Issa Ibrahim

Author of the 2016 memoir “The Hospital Always Wins,” published by Chicago Review Press, Issa’s life and work have become a synthesis of Greek tragedy and the Second Coming as seen through a sci-fi lens: “The recurring images in my work of flawed heroes with multiple questionable personalities and power-mad super-villains are all examples of an internal struggle to comprehend my place as a Black man in the asylum called America.”

Laura Anne Walker

I have always been fascinated by cats, the most intriguing things in the Universe. I see people as art and fall in love with extraordinary "artworks" in a most platonic way; I have "loved" many. People sabotage their relationships because of the baggage they lug, instead of dropping it and getting the love they truly love.

SEEN: Portraits of Fountain House Artists by Photographer Carmel Fromson remains on view at Fountain House Gallery through June 29. Located at 702 Ninth Avenue at 48th Street in Manhattan, Fountain House Gallery  is open Tuesday – Saturday from 12pm to 6pm.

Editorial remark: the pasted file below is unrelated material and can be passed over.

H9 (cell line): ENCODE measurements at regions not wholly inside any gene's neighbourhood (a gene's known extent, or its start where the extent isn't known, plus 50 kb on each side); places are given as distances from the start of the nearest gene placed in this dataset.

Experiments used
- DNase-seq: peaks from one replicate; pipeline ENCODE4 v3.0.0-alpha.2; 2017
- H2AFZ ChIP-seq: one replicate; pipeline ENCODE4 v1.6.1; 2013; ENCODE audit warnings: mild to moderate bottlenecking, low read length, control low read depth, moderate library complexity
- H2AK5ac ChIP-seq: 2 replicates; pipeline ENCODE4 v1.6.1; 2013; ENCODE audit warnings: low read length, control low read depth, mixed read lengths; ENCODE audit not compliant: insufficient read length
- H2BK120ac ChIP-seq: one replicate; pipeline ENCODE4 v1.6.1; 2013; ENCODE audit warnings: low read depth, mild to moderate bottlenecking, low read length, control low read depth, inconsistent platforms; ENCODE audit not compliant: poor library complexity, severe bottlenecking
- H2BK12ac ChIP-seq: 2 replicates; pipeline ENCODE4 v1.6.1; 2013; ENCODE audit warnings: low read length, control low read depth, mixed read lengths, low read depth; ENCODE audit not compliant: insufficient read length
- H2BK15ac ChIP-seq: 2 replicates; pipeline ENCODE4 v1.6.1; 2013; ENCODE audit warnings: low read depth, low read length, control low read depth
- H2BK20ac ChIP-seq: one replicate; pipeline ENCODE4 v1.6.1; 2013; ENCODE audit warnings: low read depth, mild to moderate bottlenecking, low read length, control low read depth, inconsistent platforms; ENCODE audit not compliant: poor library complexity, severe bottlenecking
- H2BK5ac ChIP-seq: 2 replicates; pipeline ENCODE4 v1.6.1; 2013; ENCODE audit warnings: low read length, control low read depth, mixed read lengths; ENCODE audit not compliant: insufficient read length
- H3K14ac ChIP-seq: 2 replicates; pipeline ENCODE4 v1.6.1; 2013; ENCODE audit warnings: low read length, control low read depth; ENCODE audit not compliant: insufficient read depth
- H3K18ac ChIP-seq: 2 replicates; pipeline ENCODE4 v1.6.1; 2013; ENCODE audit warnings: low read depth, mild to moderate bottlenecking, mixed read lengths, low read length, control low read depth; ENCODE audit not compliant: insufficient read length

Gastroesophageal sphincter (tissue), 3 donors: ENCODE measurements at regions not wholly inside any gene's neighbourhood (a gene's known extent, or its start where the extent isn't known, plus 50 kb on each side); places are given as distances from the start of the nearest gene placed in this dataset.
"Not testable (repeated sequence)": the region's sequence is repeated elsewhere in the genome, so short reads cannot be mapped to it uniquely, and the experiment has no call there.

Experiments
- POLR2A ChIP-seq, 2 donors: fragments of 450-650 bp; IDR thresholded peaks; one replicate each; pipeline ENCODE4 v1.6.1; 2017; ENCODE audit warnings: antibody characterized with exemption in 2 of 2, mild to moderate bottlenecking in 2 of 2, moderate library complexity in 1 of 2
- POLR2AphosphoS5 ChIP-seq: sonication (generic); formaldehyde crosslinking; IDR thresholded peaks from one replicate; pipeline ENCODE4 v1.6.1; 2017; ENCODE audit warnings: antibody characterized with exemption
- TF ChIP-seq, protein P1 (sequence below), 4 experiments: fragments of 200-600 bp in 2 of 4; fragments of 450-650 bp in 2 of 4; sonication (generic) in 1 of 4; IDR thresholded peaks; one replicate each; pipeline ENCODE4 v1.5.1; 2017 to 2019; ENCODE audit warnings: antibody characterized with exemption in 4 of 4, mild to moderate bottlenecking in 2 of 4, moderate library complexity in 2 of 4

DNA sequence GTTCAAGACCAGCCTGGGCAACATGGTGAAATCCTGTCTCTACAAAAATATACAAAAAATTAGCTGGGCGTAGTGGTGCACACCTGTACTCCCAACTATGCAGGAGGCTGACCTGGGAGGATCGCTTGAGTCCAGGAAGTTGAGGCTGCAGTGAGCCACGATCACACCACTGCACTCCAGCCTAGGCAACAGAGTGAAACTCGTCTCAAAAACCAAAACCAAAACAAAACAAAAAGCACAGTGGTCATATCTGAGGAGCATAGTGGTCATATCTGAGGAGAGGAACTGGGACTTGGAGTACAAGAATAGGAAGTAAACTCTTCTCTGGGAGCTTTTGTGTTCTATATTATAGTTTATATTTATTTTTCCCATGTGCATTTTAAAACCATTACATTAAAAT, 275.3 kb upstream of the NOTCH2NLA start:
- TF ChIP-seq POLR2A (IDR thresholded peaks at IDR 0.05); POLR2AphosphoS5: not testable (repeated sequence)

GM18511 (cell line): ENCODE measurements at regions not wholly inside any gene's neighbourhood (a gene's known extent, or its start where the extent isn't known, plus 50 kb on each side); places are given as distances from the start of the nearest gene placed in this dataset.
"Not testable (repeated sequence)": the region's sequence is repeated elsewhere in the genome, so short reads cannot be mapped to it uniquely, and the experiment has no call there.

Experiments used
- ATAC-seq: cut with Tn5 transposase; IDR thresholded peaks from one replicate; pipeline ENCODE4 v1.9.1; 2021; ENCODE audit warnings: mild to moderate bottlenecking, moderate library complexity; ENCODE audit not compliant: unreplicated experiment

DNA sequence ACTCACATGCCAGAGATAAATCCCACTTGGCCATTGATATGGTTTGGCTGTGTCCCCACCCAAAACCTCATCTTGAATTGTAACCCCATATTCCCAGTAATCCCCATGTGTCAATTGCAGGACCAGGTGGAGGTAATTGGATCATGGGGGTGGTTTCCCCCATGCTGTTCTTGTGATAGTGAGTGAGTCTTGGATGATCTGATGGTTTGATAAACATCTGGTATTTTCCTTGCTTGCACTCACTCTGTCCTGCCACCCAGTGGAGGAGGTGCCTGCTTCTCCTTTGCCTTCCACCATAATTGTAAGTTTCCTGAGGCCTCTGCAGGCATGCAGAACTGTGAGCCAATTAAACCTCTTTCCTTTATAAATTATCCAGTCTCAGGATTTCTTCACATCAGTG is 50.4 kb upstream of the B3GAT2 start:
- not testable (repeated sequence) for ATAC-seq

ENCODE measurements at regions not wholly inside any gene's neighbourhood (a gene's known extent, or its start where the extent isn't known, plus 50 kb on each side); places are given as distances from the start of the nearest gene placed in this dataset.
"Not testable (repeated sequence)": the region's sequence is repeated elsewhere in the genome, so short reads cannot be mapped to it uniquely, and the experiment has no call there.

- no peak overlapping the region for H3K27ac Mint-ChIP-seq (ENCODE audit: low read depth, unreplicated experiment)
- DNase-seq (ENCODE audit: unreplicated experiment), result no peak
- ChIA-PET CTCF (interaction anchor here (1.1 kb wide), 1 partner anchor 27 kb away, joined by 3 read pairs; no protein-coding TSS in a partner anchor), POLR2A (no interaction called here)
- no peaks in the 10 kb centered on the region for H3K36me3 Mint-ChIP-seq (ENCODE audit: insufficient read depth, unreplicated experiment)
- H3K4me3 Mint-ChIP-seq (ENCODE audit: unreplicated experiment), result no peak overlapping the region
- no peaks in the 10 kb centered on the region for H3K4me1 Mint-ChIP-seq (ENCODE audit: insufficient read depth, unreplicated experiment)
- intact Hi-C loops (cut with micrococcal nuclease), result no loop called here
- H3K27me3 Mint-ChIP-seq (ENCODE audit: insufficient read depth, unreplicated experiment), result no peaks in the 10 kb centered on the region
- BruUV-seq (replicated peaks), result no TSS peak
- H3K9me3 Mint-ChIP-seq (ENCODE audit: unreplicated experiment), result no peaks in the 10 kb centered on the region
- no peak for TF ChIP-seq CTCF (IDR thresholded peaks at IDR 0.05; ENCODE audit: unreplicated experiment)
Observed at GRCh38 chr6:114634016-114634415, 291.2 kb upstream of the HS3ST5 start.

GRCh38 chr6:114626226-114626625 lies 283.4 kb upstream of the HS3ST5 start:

All photos and statements courtesy Fountain House Gallery

Note: Note: Fountain House Gallery and Studio provides an environment where artists living with mental illness can express their creative visions, exhibit their work, and challenge the stigma that surrounds mental illness.


Currently on view at the Jamaica Center for the Arts in Southeast Queens is Early Days & Latter Days, a captivating exhibition of early and recent works by the celebrated painter, poet and philanthropist Danny Simmons. Spanning both of the center’s galleries, the works on view reflect the self-taught artist’s wondrous imagination and impressive skills.  

The image featured above, The Painter, was fashioned back in 1999 with oil on canvas. Several more images captured on my recent visit follow:

“Hammered Oaths,” 1998, Mixed media

“Noisy in the Next Room,” 2014, Oil on canvas

Among those created during Simmons’ recent residency at Jamaica Center for the Arts:

“Blackout,” 2021, Oil on fabric

“Blue Breeze,” 2021, Oil on fabric

“Pretty Please,” 2021, Oil on canvas

And interspersed throughout the exhibition are traditional African objects — an homage to the artist’s ancestral and spiritual inspirations. Pictured below is Danny Simmons‘ 2017 oil painting “Drip,” along with a Songye figure from the Congo.